Hasegawa 1/72 Lockheed P-3C (Block IIIA) JMSDF
The Lockheed P-3 Orion was a military adaptation of the Electra airliner, designed to replace the P-2 Neptune in the role of land-based ASW. Entering service in the early 1960s, the P-3 found its way into the services of many nations around the world, including Argentina, Canada, Germany, Iran, Norway, Portugal, Taiwan, Thailand, and Japan. Over the years, the aircraft has undergone many upgrades, with the latest Japanese type featuring additional bumps on the fuselage.
Hasegawa's 1/72 P-3C Orion kit has been around for quite a few years, having been originally released in the early 1980s. Since then it has been re-released many times, including recently by Revell Germany. It remains the only choice for a 1/72 P-3 Orion. The kit is molded in light gray plastic, and features raised details throughout. In addition to the original plastic parts, this kit also includes resin details to bring the model up to the Block IIIA JMSDF standards. This matches the decal sheet, which provides markings for two current JMSDF P-3 Block IIIA Orions.
For those not familiar with the Hasegawa P-3 kit, it does have a fair amount of useful detail to it. The cockpit is the first step, and here you get three separate seats, separate control columns, and a separate instrument panel. These all fit onto the cockpit floor, which has the center console molded in place and gets a separate rear bulkhead. The instrument panel and center console get decal instruments for detailing. Given the small cockpit windows and closed-in view, the stock kit details are probably going to be sufficient.
The cockpit fits well into the fuselage halves, and there is plenty of room for the required weight (of which the instructions suggest 30 grams will be needed). Before attaching the fuselage halves together, the instructions also direct you to drill out a small window on the left side. The sonobuoy section is a separate insert to provide crisper detailing. Once the main fuselage is together, you can add the separate nose (another location for weight) and tail stinger.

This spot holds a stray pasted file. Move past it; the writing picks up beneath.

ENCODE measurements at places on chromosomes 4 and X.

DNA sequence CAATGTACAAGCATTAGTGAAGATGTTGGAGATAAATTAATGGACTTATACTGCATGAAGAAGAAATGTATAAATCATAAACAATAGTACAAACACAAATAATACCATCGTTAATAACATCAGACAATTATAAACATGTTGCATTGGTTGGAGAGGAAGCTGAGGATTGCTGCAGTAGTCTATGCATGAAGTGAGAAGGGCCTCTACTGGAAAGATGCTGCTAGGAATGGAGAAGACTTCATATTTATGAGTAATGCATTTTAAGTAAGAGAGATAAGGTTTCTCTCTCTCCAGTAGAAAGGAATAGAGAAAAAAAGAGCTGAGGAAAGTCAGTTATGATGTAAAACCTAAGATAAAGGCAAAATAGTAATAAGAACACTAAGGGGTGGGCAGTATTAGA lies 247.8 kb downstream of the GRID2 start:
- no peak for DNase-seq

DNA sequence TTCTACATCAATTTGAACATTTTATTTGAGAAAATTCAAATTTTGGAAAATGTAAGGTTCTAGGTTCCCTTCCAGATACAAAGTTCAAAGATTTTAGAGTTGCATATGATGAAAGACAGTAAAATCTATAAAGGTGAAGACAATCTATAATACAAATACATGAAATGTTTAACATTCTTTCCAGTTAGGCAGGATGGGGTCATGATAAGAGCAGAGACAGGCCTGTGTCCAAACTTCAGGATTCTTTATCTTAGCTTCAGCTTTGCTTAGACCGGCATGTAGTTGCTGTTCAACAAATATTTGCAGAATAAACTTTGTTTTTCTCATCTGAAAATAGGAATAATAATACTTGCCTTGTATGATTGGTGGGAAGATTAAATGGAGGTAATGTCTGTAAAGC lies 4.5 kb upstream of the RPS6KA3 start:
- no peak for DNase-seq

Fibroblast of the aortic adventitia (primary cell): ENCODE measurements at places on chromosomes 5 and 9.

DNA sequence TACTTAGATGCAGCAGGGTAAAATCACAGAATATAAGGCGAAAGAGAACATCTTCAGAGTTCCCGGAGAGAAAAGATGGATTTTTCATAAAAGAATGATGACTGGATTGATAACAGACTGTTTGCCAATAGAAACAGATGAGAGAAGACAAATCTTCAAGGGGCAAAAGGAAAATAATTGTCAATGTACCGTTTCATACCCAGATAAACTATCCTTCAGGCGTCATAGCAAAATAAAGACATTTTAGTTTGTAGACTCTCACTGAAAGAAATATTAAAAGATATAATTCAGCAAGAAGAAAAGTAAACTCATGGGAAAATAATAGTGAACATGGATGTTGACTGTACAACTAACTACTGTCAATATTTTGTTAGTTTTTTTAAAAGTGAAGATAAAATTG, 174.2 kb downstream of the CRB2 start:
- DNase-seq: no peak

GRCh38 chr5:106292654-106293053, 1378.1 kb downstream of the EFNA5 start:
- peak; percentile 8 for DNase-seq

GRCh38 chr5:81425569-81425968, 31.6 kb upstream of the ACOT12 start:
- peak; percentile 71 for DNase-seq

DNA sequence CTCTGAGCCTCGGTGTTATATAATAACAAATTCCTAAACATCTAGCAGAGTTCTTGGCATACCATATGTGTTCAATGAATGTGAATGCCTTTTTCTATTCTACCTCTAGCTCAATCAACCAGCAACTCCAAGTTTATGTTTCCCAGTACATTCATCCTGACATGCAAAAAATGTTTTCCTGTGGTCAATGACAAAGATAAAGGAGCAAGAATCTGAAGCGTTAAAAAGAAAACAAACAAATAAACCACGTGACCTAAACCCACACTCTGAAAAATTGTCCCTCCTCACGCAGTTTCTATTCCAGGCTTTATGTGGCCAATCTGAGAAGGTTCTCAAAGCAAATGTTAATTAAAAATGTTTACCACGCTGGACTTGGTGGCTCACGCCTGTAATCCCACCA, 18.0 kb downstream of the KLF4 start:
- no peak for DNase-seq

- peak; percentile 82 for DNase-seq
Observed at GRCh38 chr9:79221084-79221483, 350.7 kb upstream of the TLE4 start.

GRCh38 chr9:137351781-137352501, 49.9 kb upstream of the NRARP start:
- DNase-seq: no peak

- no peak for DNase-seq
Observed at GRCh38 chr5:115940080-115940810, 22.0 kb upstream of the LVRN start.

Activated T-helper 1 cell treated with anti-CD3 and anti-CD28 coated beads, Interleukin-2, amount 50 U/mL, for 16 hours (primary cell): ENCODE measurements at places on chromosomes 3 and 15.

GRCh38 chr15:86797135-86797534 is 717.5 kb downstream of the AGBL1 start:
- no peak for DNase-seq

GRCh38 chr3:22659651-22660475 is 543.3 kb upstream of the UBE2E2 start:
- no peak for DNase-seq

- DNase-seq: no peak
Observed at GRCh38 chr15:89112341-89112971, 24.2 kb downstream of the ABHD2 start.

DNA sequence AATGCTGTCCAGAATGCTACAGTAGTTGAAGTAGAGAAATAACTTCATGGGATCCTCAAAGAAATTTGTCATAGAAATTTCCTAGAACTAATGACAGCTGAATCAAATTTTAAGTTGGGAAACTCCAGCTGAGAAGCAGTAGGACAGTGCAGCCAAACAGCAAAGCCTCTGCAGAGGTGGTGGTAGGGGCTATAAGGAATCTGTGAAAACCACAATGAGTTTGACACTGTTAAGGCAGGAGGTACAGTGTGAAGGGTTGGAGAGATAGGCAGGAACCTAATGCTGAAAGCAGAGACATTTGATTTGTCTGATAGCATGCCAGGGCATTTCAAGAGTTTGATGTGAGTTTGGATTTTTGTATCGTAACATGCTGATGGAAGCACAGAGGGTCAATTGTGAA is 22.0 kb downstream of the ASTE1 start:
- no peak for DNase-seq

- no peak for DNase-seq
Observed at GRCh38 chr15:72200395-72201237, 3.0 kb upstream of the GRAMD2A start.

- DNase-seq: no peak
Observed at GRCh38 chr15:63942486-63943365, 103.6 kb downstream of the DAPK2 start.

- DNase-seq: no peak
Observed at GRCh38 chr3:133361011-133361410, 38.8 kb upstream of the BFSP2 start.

Moving on to the wings, these are split into separate right and left upper pieces and a one-piece lower wing part. While the instructions have you build the wings up first, then attach to the fuselage, I would recommend attaching the lower wing first, and then the upper halves, as that allows for test fitting to minimize seam work. The engine nacelles are all separate as well, and are made up from separate halves and a separate front. A prop shaft completes the nacelle assembly, and with the addition of those to the wings, plus the exhaust pipes, finishes the wing assembly.
For the small details, the kit has all the various fuselage blade antennae as separate parts, which is nice as you won't be knocking these off sanding the fuselage seams. There are some armament bits, consisting of two torpedoes, and there are separate pylons for the lower wing. The landing gear is sturdy, with separate actuator struts and wheels. For the clear parts, the windscreen is separate, as are the handful of fuselage windows. A nice bonus is the addition of the crew ladder for the rear door. This is often seen down on parked aircraft, so having it in the kit is a big plus.
The resin bits included in the kit are very well done. Hasegawa has been doing some great stuff in resin, and this is no exception. The most prominent is the large antenna bulge for the top of the fuselage, followed closely by the replacement underwing pod. The smaller details are the small sensors on the nose and tail. As these are add-on details, the separate instruction sheet provides very detailed information for proper placement, as well as all the other details you will need to be aware of to build a Block IIIA P-3C.
The decal sheet is large, but the actual markings are fairly bland. As the kit subject is a current JMSDF P-3C, there is little more than national insignia and serial numbers needed. What makes up the majority of the decal sheet, then, is all the extra stenciling found on the plane. This includes large decals for the wing walkways and tailplane walkways, as well as all the propeller and engine warning markings, rescue arrows, and other details. The two options are for a P-3C from Fleet Air Wing 2, 2nd Squadron, Hachinohe AB and a P-3C from Fleet Air Wing 4, 3rd Squadron, Atsugi AB. Both are finished in overall gray, with darker gray radomes.
This is a nice re-release of the classic Hasegawa P-3 kit, and the inclusion of the resin bits open up some extra potential as the smaller piece are also found on other nations' P-3Cs. Perhaps we will see other re-releases down the road with some of the other different antenna fittings for a current USN fleet P-3C. My thanks to Hasegawa USA for the review sample.